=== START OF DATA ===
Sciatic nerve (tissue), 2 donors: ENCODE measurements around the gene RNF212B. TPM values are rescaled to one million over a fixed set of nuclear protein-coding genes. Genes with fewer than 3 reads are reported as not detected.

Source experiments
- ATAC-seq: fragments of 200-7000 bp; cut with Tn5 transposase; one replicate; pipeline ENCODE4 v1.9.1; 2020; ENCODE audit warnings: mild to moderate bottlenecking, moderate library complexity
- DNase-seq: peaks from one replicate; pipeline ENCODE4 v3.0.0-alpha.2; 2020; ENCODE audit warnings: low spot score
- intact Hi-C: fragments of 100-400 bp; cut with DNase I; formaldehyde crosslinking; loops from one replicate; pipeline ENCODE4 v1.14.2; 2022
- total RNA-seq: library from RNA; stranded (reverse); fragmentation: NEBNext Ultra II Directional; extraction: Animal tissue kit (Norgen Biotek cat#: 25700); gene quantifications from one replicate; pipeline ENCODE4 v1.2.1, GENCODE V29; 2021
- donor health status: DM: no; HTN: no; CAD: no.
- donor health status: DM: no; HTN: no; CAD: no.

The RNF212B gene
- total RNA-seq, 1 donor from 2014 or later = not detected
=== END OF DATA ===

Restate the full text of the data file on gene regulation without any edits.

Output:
Sciatic nerve (tissue), 2 donors: ENCODE measurements around the gene RNF212B. TPM values are rescaled to one million over a fixed set of nuclear protein-coding genes. Genes with fewer than 3 reads are reported as not detected.

Source experiments
- ATAC-seq: fragments of 200-7000 bp; cut with Tn5 transposase; one replicate; pipeline ENCODE4 v1.9.1; 2020; ENCODE audit warnings: mild to moderate bottlenecking, moderate library complexity
- DNase-seq: peaks from one replicate; pipeline ENCODE4 v3.0.0-alpha.2; 2020; ENCODE audit warnings: low spot score
- intact Hi-C: fragments of 100-400 bp; cut with DNase I; formaldehyde crosslinking; loops from one replicate; pipeline ENCODE4 v1.14.2; 2022
- total RNA-seq: library from RNA; stranded (reverse); fragmentation: NEBNext Ultra II Directional; extraction: Animal tissue kit (Norgen Biotek cat#: 25700); gene quantifications from one replicate; pipeline ENCODE4 v1.2.1, GENCODE V29; 2021
- donor health status: DM: no; HTN: no; CAD: no.
- donor health status: DM: no; HTN: no; CAD: no.

The RNF212B gene
- total RNA-seq, 1 donor from 2014 or later = not detected